Bosses have always taken too much from Black workers. And U.S. labor laws have continuously failed Black workers, leaving them out of lifesaving labor protections. Economic inequality continues to this day, with Black women earning 62 cents on the dollar, and Black families having on average one-tenth of the wealth of white families. Union membership dramatically reduces that wealth gap.

The failed response to COVID-19 has only made life worse for Black people in the U.S. Racism in the labor market has forced Black workers onto the most dangerous frontlines of essential work. Yes, Trump is a threat to our safety. But Silicon Valley has done extensive damage as well, using sly legal moves and buying off politicians to steal the benefits workers have earned.

Proposition 22 is only the latest attempt by Silicon Valley bosses to rewrite state laws. It would roll back years of court rulings, agency policy, and statutory law in California, including Assembly Bill 5, which clarified that app-based workers are employees covered by the state’s wage-and-hour laws and eligible for unemployment insurance and workers’ compensation.

Proposition 22 is a step in the wrong direction that harkens back to a long and shameful history of denying Black workers their fundamental rights. The measure sets a dangerous precedent; one that the Trump administration and gig companies could use as fodder for their continued nationwide attack on workers’ rights.

Ms. Murphy was among hundreds of Black Uber and Lyft drivers who penned an open letter calling out gig employers for empty lip-service to the Black Lives Matter movement. The same companies running ad campaigns in support of Black Lives are bankrolling the most expensive ($184 million+) ballot measure in history to take protections away from Black workers.

California voters must vote no on Proposition 22, and say yes to a future with universal rights and good jobs for Black workers and for every worker in the state.

This blog originally appeared at National Employment Law Project on October 23, 2020. Reprinted with permission.

About the Author: Rashad Robinson is an American civil rights leader. He is the president of Color of Change, having joined the organization in May 2011. He has served as a board member of RaceForwardDemosState Voices, and currently sits on the board of the Hazen Foundation.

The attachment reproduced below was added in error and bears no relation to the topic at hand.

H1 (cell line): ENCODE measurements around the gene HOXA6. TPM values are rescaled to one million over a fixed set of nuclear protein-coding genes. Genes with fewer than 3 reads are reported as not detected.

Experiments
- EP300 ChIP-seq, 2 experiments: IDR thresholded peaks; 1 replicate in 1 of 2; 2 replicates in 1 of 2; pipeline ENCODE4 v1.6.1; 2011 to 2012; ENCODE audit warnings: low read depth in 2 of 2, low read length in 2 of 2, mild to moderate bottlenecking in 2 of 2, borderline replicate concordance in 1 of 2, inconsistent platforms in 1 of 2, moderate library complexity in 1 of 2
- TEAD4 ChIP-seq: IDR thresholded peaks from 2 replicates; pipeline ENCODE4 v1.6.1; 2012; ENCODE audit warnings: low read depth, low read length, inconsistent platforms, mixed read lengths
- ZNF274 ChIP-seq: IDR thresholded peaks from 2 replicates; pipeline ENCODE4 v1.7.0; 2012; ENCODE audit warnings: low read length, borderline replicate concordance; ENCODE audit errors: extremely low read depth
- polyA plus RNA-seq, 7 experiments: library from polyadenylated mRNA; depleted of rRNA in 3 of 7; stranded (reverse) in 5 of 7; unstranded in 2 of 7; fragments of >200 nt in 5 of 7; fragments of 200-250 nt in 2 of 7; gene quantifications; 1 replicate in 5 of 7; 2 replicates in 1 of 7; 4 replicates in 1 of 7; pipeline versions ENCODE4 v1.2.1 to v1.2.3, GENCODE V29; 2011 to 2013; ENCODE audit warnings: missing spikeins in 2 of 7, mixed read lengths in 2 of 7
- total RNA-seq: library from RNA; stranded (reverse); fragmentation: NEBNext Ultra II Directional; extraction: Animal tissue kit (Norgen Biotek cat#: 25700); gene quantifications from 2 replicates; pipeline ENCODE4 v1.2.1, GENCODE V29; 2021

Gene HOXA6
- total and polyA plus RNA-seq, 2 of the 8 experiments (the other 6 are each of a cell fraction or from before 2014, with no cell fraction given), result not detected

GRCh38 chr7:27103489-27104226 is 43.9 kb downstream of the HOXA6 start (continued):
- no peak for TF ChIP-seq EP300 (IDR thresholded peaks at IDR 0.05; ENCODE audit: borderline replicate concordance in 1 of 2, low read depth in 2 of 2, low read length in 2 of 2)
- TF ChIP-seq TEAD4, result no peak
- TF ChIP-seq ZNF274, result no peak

Rebecca Dixon is executive director of the National Employment Law Project (NELP).


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Return of the Lockout: Uber and Lyft Try to Strong-Arm California

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In August a California court ordered Uber and Lyft to reclassify more than 100,000 drivers as regular employees. The two companies, which depend on a business model that defines drivers as independent contractors, got the decision lifted for at least a few months.

But in the meantime their threat to shut down operations in California—and thereby fire thousands of drivers while ending service to millions of customers—raises the question: What do we call this extraordinary corporate stratagem? A public relations gambit? A pressure tactic? Blackmail? A capital strike?

It’s all of the above, but the best historical analogy is the “lockout,” a disreputable, two-century-old employer weapon designed to force workers to knuckle under.

A WEAPON AGAINST SKILLED WORKERS

The Homestead strike of 1892 began as a stoppage by skilled workers who resisted demands by Andrew Carnegie and Henry Frick to slash wages and union power. Frick erected a fence around the entire mill, locked out all employees, and called in a barge full of Pinkerton private police to protect the scabs he hoped to recruit. When workers routed the Pinkertons in a bloody battle, it took the importation of National Guard troops from Philadelphia to put power back in capitalist hands.